He said: "If you come up with brands that you want to run virtually across multiple different kitchens across the country, it helps if you can test them in front of a consumer in a live environment, which is something that we have." 

At a time when a lot of the hospitality industry is struggling, Warne hopes a venue that provides the necessary digital infrastructure to comply with social distancing measures and allows restaurants to avoid long-term lease arrangement will have a clear appeal.

"It's a model that's very well conditioned to this environment: it is highly supportive and conducive to helping some of these businesses get back on their feet," said Warne. "If you are concerned about keeping a distance from others, well you can order through our technology outside and just have it come to a window and pick it up and eat it on the beach a long way from anyone else."

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Donald Trump Jr.'s girlfriend Kimberly Guilfoyle tests positive for COVID-19

  • Former Fox News host Kimberly Guilfoyle has tested positive for COVID-19, multiple media outlets reported.
  • Guilfoyle is currently dating President Donald Trump's eldest son Donald Trump Jr. and is a frequent surrogate and senior adviser for the Trump 2020 campaign.
  • Guilfoyle reportedly tested positive in South Dakota before she was slated to attend Trump's Independence Day fireworks celebration at the Mount Rushmore National Memorial. She is currently self-isolating and will cancel all upcoming events.
  • Trump Jr. has tested negative for the disease but will self-isolate and cancel scheduled events as well as a precautionary measure.
  • The former Fox News host tested positive for coronavirus after attending two Trump rallies in Tulsa, Oklahoma, and Phoenix, Arizona, both of which had no social distancing or mask requirements.
  • Visit Business Insider's homepage for more stories.

Kimberly Guilfoyle, the former Fox News host and a senior adviser to the Trump campaign, has tested positive for the novel coronavirus, a person familiar with her condition told The New York Times.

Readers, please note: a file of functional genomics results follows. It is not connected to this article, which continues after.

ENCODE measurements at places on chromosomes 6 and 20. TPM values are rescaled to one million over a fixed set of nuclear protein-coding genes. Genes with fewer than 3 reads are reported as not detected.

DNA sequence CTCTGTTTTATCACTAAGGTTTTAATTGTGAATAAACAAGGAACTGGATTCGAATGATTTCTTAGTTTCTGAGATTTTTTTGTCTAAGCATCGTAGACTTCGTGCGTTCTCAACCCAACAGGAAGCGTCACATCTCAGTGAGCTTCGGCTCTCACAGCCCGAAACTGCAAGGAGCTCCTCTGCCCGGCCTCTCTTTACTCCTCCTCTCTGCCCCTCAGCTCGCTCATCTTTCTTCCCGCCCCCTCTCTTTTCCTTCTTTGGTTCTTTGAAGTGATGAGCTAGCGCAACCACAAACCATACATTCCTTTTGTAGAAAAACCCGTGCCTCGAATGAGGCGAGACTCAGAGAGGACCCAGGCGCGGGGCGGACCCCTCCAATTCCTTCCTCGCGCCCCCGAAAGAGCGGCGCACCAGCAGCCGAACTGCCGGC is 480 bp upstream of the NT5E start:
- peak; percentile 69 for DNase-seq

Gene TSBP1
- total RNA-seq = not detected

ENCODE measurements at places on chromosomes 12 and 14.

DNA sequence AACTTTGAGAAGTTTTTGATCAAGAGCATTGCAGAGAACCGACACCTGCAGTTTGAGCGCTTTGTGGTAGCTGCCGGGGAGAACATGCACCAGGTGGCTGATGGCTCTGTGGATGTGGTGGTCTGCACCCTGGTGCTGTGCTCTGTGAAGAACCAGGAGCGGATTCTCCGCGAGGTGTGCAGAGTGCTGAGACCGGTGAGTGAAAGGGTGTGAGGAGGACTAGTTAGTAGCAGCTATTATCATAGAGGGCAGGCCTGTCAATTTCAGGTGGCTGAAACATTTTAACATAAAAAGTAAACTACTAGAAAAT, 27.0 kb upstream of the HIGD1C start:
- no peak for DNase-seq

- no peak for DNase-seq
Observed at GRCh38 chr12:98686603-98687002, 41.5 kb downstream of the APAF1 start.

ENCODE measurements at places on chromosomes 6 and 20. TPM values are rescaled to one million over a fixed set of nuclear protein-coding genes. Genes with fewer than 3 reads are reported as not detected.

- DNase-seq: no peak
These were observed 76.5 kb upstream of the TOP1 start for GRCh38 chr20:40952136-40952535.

Guilfoyle is currently dating President Donald Trump's eldest son Donald Trump Jr. and is a frequent surrogate for the president on the 2020 campaign trail. She is also the national chairwoman of the Trump Victory Finance Committee and oversees fundraising for the president's reelection campaign.

CNN reported that Guilfoyle tested positive in South Dakota before she was slated to attend Trump's Independence Day fireworks celebration at the Mount Rushmore National Memorial. According to The Times, Guilfoyle and Trump Jr. did not travel on Air Force One, and she was reportedly the only person in the group who tested positive.

"After testing positive, Kimberly was immediately isolated to limit any exposure," Sergio Gor, the chief of staff for the Trump Victory Finance Committee, told CNN. "She's doing well, and will be retested to ensure the diagnosis is correct since she's asymptomatic, but as a precaution will cancel all upcoming events."

Gor added that Trump Jr. has tested negative for the disease but is self isolating and also canceling all public events as a precautionary measure.

A source told CNN that Guilfoyle has not recently been in contact with the president, but she attended his rally last month in Tulsa, Oklahoma, where she stood backstage. She was also in Phoenix, Arizona, for Trump's event with Students for Trump. Both events were indoors, there was no social distancing, and masks were not required.

Do you have a personal experience with the coronavirus you’d like to share? Or a tip on how your town or community is handling the pandemic? Please email [email protected] and tell us your story.

Get the latest coronavirus business & economic impact analysis from Business Insider Intelligence on how COVID-19 is affecting industries.

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Leaders Across The U.S. Urge Mask-Wearing Ahead Of July 4th Holiday

Leaders throughout the United States are urging Americans to don face masks as the July 4th holiday weekend approaches amid a surge in coronavirus cases across much of the country. 

“The virus does not take a holiday,” New York Gov. Andrew Cuomo (D) said in a statement this week. “The bottom line is be vigilant and stay safe while enjoying some time outside.”

Guidance from state and local leaders is largely the same: The coronavirus crisis is far from over. An even higher spike in cases is at stake if people flock to beaches, pools and July 4th parties without taking precautions, like wearing masks, practice social distancing, keeping gatherings small and holding them outdoors, where the virus is transmitted less easily.

Some are also calling facial coverings “patriotic” ― a response to a minority group of critics who say masks impede their American freedoms.

“As we talk about Fourth of July and independence, it’s important to understand that if we all wear these, we will actually have more independence and more freedom because more places will be able to stay open. We’ll have less spread of the disease,” Surgeon General Jerome Adams said Friday.